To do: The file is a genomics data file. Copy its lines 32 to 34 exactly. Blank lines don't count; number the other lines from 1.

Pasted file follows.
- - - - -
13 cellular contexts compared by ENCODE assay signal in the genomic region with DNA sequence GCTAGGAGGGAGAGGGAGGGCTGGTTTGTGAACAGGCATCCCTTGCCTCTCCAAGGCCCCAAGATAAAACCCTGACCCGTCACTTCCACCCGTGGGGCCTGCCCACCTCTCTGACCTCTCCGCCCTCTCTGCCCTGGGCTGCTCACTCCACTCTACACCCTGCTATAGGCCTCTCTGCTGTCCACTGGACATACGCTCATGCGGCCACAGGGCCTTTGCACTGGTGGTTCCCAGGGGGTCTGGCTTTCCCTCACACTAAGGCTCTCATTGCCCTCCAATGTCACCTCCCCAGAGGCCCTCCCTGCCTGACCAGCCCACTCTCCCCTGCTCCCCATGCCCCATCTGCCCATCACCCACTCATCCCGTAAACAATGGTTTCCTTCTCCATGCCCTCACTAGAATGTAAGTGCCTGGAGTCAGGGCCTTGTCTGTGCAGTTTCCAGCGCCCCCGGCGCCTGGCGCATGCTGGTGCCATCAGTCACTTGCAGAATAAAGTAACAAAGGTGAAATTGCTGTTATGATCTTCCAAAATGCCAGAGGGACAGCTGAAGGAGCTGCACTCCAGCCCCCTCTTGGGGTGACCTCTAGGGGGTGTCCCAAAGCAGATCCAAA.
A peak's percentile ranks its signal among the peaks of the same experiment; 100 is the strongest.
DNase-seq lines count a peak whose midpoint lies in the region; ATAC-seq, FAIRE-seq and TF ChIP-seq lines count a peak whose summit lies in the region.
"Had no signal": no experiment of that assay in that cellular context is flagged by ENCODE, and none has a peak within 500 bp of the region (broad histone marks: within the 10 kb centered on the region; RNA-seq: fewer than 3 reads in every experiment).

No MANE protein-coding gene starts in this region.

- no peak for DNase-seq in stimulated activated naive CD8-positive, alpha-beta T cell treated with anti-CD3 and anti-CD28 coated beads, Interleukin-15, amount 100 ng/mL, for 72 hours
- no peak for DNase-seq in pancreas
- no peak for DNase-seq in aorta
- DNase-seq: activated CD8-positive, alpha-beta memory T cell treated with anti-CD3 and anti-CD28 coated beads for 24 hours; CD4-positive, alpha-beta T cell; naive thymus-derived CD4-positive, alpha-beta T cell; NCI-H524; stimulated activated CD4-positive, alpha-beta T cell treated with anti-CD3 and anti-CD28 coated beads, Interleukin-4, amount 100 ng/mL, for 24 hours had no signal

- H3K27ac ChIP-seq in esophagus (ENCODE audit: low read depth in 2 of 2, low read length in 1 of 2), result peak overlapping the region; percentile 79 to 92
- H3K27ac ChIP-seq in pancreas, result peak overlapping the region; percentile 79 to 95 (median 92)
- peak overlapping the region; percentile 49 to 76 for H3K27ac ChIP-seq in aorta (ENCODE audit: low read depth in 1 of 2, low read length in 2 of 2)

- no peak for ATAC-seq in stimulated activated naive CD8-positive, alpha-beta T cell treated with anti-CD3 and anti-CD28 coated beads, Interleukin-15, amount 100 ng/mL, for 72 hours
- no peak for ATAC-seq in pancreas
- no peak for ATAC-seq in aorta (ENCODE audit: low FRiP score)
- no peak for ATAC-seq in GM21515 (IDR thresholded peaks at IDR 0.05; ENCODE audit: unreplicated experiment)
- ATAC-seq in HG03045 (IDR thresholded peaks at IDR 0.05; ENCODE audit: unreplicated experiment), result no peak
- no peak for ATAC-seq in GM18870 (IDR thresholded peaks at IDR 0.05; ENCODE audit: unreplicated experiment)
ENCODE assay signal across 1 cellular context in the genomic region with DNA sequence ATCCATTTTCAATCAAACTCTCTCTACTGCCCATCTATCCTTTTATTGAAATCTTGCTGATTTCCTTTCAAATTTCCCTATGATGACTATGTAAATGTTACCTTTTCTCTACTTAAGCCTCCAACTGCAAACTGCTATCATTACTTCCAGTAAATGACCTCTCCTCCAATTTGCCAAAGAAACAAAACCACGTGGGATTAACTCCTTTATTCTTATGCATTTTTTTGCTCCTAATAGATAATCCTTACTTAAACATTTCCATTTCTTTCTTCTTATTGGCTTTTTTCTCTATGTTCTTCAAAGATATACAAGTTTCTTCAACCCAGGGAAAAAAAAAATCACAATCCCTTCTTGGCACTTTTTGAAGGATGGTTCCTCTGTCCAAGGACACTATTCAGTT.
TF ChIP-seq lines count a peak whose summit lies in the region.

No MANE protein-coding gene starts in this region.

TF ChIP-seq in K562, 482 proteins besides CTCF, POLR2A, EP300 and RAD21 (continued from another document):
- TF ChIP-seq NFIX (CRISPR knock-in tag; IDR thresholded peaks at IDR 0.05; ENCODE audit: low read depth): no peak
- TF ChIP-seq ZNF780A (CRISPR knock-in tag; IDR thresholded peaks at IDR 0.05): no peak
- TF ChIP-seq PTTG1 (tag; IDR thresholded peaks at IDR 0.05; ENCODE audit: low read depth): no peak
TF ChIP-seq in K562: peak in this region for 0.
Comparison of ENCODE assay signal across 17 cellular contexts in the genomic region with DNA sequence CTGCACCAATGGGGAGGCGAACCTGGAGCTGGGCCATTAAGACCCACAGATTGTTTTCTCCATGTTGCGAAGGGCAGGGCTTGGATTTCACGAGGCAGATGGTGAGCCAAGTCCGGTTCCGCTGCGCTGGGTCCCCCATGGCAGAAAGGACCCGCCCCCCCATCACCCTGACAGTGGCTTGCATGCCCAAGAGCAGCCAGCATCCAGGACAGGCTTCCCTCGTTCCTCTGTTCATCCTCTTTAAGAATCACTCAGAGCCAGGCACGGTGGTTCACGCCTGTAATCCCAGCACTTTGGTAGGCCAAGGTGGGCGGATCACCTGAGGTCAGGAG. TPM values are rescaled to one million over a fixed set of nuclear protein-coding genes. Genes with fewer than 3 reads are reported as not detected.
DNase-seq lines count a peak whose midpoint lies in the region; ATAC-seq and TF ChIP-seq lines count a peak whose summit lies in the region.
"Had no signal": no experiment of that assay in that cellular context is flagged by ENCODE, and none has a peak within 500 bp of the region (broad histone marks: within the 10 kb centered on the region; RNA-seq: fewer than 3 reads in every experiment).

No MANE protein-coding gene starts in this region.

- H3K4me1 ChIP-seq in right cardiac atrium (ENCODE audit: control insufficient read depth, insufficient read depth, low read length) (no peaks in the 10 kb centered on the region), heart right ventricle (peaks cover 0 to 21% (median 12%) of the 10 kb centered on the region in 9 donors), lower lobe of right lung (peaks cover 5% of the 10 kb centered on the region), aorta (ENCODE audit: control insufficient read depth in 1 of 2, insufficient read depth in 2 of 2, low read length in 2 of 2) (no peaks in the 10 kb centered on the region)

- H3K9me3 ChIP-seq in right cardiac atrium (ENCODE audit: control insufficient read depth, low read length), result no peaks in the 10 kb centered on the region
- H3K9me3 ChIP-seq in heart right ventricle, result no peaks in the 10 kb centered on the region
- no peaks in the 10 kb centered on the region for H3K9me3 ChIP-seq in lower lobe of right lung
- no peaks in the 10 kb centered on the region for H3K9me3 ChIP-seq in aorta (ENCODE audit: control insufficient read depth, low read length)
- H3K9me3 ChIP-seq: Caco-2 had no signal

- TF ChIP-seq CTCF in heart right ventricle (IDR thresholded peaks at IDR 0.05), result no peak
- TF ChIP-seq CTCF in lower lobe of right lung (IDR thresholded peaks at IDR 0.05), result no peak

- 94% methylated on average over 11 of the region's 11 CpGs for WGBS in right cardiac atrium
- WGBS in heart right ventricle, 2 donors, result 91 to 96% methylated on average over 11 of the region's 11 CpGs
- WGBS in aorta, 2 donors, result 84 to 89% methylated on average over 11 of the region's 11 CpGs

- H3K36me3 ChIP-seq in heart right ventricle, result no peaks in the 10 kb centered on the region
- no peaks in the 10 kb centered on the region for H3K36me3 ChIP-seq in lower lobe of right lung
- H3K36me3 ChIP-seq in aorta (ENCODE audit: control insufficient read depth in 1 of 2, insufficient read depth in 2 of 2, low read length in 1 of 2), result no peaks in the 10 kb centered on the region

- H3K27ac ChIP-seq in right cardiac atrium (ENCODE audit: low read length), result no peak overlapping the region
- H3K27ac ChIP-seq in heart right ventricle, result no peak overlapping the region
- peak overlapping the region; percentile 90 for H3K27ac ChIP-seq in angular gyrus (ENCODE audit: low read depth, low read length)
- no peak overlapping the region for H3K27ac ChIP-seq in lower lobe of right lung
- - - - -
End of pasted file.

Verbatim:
- H3K9me3 ChIP-seq in right cardiac atrium (ENCODE audit: control insufficient read depth, low read length), result no peaks in the 10 kb centered on the region
- H3K9me3 ChIP-seq in heart right ventricle, result no peaks in the 10 kb centered on the region
- no peaks in the 10 kb centered on the region for H3K9me3 ChIP-seq in lower lobe of right lung